Welcome to Omni's multiplication calculator, where we'll study one of the four basic arithmetic operations: multiplication. In short, we use it whenever we want to add the same number several times. For instance,
16 * 7) is the same as adding
16 seven times, or, equivalently, adding
7 sixteen times. Conveniently, our tool works also as a multiplying decimals calculator. What is more, even if you have more than two numbers to multiply, you can still find their product with this calculator.
Note: If you'd like to see step-by-step solutions to multiplying large numbers, check out Omni's long multiplication calculator.
Let's waste not a second more and see how to multiply numbers!
Product or multiplication: how to multiply numbers
Product and multiplication are the same things: they result from multiplying numbers (or other objects, for that matter). Fortunately, the process is very simple: it boils down to adding the value a suitable number of times. For instance,
5 means that we add
24 five times, i.e.,
24 * 5 = 24 + 24 + 24 + 24 + 24 = 120.
20 translates to adding
12 twenty times:
12 + 12 + 12 + 12 + 12 + 12 + 12 + 12 + 12 + 12 + 12 + 12 + 12 + 12 + 12 + 12 + 12 + 12 + 12 + 12 = 240.
However, note that we can always invert the process of finding the product with multiplication. In other words, the
5 can also mean adding
5 twenty-four times:
5 + 5 + 5 + 5 + 5 + 5 + 5 + 5 + 5 + 5 + 5 + 5 + 5 + 5 + 5 + 5 + 5 + 5 + 5 + 5 + 5 + 5 + 5 + 5 = 120,
and we can get
20 by adding
20 twelve times:
20 + 20 + 20 + 20 + 20 + 20 + 20 + 20 + 20 + 20 + 20 + 20 = 240.
It's always our choice how to multiply the numbers since the result is the same either way. In mathematical terms, this means that the product or multiplication is a commutative operation. Note that the same is true for addition. On the other hand, it does not hold for, say, subtraction.
Also, our multiply calculator only deals with numbers, but mathematicians figured out how to multiply other objects. Below we list a few other multiplication calculators from Omni.
- Matrix multiplication calculator;
- Multiplying fractions calculator; and
- Multiplying radicals calculator.
However, it's not always that we deal with integers like
2020. We've learned how to multiply those and what, say,
7 is, but how do we find the product of decimals? For example, what is
1.25? Is our multiplication calculator also a multiplying decimals calculator?
Oh, you bet!
In essence, decimals are fractions. Therefore, one way of multiplying decimals is to convert them to regular fractions, and then use the basic rule of numerator times numerator over denominator times denominator. For example,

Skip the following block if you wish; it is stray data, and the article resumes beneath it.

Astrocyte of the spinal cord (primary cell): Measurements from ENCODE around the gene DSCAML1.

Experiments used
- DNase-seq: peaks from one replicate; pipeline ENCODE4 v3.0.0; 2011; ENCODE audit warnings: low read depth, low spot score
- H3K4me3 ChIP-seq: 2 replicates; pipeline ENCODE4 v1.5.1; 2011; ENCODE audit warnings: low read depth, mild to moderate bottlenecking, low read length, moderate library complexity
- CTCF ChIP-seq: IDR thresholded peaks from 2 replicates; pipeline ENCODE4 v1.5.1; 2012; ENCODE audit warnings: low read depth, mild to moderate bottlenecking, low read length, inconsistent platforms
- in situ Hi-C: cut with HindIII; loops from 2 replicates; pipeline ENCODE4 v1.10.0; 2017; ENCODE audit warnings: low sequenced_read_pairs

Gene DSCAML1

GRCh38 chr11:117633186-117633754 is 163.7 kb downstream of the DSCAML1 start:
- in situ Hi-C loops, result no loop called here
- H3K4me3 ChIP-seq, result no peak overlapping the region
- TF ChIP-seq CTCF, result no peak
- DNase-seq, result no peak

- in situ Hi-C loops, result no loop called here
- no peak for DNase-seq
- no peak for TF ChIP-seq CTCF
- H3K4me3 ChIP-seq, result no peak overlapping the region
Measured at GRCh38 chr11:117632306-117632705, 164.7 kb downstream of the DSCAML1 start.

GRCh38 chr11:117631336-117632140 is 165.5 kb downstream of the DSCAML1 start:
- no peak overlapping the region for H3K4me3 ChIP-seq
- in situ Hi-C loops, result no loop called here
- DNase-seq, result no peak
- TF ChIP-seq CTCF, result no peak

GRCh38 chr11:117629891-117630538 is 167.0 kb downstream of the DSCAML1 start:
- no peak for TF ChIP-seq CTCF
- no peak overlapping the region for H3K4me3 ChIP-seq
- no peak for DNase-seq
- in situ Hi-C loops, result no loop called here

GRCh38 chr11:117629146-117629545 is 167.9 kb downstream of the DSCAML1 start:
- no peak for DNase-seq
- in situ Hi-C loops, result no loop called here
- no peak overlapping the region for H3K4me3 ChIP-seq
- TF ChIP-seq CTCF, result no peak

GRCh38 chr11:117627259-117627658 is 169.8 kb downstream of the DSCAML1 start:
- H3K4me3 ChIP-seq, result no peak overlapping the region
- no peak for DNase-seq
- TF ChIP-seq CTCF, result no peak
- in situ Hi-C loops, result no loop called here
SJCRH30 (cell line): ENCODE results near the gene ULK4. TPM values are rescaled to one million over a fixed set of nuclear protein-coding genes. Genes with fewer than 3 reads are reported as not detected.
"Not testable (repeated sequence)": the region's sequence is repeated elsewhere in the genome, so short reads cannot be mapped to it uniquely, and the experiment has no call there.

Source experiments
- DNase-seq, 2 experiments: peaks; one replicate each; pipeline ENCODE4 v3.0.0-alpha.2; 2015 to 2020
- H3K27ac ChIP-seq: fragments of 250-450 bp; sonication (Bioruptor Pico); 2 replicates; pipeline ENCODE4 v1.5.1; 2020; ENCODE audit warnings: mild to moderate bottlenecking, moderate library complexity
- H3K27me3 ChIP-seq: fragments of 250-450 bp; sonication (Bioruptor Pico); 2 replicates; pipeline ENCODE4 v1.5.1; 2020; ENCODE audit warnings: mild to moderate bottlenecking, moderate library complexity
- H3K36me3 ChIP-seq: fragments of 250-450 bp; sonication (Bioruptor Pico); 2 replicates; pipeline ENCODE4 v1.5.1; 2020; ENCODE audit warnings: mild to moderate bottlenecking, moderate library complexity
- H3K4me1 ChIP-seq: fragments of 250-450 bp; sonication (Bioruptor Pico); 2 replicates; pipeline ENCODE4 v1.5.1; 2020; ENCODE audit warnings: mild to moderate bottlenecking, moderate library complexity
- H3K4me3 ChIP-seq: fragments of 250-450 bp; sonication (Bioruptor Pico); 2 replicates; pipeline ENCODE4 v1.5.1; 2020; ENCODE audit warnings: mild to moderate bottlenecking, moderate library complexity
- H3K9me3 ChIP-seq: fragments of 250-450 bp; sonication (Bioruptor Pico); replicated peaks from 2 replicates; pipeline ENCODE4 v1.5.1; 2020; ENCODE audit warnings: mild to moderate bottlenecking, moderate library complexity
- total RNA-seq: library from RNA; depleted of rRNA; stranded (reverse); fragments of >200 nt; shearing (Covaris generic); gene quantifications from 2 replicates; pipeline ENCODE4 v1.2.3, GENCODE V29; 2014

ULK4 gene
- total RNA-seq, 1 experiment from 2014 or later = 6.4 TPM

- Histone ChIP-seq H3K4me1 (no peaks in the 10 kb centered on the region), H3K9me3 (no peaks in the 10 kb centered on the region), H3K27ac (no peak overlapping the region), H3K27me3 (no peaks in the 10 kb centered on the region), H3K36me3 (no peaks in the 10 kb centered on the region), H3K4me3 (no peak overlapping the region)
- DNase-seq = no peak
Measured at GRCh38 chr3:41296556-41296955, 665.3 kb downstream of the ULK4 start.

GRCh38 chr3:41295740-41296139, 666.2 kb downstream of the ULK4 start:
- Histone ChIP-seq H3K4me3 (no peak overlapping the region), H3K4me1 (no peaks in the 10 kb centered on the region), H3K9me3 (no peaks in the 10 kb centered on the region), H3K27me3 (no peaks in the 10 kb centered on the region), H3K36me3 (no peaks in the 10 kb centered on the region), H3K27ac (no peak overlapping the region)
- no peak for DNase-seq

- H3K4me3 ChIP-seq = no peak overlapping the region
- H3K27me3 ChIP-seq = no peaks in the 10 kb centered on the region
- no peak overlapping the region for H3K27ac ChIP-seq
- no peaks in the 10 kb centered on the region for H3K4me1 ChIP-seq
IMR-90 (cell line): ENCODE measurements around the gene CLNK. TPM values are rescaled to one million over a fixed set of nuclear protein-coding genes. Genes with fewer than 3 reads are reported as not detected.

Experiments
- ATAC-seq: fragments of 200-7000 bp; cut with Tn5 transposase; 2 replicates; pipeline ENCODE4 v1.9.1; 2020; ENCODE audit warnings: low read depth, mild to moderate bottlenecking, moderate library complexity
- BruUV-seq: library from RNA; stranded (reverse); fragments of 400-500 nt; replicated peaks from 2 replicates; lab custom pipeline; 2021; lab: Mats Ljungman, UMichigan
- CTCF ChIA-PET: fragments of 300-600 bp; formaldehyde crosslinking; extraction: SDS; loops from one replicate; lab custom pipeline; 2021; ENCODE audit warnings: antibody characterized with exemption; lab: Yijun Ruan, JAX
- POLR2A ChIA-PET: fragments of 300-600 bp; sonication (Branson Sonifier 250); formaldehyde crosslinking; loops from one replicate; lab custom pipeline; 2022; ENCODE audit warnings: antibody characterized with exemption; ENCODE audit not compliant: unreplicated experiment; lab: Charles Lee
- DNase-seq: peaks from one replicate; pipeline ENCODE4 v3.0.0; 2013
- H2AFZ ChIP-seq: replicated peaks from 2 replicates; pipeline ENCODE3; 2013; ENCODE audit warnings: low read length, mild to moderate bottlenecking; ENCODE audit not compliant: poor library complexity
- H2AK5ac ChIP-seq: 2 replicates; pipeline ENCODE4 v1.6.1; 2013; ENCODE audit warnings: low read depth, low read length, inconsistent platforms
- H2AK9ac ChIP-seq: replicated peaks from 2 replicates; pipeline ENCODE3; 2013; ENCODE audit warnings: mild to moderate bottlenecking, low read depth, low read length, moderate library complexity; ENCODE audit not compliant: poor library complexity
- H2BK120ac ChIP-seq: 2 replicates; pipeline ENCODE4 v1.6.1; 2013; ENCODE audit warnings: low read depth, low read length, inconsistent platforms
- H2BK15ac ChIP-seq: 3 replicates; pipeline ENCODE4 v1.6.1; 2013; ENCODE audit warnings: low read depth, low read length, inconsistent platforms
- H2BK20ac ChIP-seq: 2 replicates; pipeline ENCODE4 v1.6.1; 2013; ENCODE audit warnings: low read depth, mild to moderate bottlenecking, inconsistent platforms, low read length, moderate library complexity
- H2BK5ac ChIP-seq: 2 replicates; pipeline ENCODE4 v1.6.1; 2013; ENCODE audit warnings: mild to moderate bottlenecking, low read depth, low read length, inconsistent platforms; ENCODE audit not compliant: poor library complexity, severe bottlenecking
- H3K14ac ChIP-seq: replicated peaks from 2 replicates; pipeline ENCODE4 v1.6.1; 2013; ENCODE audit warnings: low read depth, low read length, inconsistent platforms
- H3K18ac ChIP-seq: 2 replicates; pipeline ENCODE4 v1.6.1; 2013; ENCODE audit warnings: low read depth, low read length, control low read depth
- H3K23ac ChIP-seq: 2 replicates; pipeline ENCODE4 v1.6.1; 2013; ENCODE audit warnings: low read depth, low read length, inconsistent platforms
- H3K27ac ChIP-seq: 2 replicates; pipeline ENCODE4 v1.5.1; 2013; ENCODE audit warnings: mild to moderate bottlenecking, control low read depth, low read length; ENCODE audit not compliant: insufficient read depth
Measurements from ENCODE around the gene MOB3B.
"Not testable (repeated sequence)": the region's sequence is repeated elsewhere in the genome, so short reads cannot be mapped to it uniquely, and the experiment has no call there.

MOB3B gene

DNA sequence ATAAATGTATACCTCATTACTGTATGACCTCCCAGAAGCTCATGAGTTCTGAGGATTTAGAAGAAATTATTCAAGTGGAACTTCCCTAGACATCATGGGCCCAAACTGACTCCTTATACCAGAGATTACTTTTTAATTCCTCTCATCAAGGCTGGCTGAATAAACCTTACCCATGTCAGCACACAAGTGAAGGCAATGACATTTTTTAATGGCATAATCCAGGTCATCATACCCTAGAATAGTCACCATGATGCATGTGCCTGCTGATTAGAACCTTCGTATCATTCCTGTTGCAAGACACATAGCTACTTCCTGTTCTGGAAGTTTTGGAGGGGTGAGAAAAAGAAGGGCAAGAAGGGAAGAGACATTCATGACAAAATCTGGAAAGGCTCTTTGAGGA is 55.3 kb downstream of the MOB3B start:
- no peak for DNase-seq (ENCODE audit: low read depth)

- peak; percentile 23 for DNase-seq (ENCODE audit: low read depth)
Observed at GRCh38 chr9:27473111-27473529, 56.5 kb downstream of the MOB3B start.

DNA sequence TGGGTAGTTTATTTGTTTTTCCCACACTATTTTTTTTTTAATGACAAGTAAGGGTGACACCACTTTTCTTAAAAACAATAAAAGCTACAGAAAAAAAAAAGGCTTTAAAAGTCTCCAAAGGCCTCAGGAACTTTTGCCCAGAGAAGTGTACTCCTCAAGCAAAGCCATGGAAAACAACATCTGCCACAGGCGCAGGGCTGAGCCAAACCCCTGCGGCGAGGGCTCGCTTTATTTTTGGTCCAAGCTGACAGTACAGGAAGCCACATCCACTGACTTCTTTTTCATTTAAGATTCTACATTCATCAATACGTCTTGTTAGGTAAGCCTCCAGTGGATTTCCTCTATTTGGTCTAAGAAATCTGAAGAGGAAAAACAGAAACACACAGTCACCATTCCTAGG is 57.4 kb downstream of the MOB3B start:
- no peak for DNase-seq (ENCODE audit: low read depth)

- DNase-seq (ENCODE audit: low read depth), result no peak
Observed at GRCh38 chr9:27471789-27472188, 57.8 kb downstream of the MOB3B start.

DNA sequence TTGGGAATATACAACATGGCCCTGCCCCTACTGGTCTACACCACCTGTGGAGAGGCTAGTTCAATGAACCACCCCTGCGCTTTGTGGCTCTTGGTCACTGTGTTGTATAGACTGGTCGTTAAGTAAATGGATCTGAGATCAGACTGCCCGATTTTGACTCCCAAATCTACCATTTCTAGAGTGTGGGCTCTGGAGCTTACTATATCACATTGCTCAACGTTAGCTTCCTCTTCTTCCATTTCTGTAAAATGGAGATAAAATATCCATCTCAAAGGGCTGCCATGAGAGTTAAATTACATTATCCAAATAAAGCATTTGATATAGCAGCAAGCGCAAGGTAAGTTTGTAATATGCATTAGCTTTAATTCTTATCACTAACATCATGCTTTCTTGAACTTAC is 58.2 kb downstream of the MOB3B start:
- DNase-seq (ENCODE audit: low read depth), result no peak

0.2 * 1.25 = (2/10) * (125/100) = (2 * 125) / (10 * 100) = 250/1000 = 0.25.
Of course, we could have also found easier equivalent fractions to the two given before multiplying. In this case, we could have said that
0.2 = 1/5 and
1.25 = 5/4, so
0.2 * 1.25 = (1/5) * (5/4) = (1 * 5) / (5 * 4) = 5/20 = 1/4.
Both answers are correct; it's always your choice how to multiply decimals. However, besides the two mentioned, there is another.
When multiplying decimals, say,
1.25, we can begin by forgetting the dots. That means that to find
0.2 * 1.25, we start by finding
2 * 125, which is
250. Then we count how many digits to the right of the dots we had in total in the numbers we started with (in this case, it's three: one in
0.2 and two in
1.25). We then write the dot that many digits from the right in what we obtained. For us, this translates to putting the dot to the left of
2, which gives
0.250 = 0.25 (we write
0 if we have no number in front of the dot).
All in all, we've seen how to multiply decimals in three ways. To be perfectly honest, the first two were pretty much the same thing; it's just that the intermediate steps were in a different order. Nevertheless, this concludes the part about how to multiply without a calculator. Now let's describe in detail how to do it with one, and to be precise, with Omni's multiplication calculator.
Example: using the multiplication calculator
12 with the multiply calculator. At the top of our tool, we see the formula:
result = a₁ * a₂.
This means that to calculate
2020 * 12, we need to input:
a₁ = 2020 and
a₂ = 12.
The moment we give the second number, the multiplication calculator spits out the answer in the Result field.
result = 2020 * 12 = 24240
However, say that you'd like to multiply the result further by
1.3 (remember that our tool also works as a multiplying decimals calculator).
We could just clear out the fields and write the answer from above into one of the factors, i.e., input
a₁ = 24240 and
a₂ = 1.3. Alternatively, we can simply select many numbers under Multiply..., which lets us find the product of multiplication for more numbers. If we do so, we'll get the option to input
a₃, and so on up to
a₁₀ (note how initially only
a₂ are there, but more variables appear once you start filling the fields). It's then enough to input:
a₁ = 2020,
a₂ = 12,
a₃ = 1.3,
and read off the answer from underneath:
result = 2020 * 12 * 1.3 = 31512.